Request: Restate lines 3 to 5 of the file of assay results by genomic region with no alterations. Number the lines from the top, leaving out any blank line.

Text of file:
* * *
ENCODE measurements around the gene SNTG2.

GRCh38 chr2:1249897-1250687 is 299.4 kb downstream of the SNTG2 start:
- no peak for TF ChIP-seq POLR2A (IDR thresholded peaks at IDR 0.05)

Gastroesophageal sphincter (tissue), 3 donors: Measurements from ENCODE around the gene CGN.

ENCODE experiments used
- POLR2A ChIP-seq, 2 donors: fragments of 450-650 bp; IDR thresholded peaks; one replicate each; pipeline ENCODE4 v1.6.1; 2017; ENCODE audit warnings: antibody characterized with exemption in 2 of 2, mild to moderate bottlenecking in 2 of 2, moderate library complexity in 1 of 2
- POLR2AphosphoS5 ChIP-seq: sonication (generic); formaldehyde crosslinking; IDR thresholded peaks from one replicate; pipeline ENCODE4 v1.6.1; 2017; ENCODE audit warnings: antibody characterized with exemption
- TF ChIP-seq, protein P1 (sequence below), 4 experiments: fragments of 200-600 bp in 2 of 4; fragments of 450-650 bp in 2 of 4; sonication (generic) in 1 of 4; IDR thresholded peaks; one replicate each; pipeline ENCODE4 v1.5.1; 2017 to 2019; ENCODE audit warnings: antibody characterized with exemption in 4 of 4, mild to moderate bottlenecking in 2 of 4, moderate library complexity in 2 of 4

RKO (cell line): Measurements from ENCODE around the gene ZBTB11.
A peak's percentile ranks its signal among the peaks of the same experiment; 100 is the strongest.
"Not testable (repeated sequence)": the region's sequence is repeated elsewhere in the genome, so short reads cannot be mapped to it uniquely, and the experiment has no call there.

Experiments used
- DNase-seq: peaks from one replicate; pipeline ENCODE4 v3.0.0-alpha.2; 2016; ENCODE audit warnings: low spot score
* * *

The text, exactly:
- no peak for TF ChIP-seq POLR2A (IDR thresholded peaks at IDR 0.05)

Gastroesophageal sphincter (tissue), 3 donors: Measurements from ENCODE around the gene CGN.

ENCODE experiments used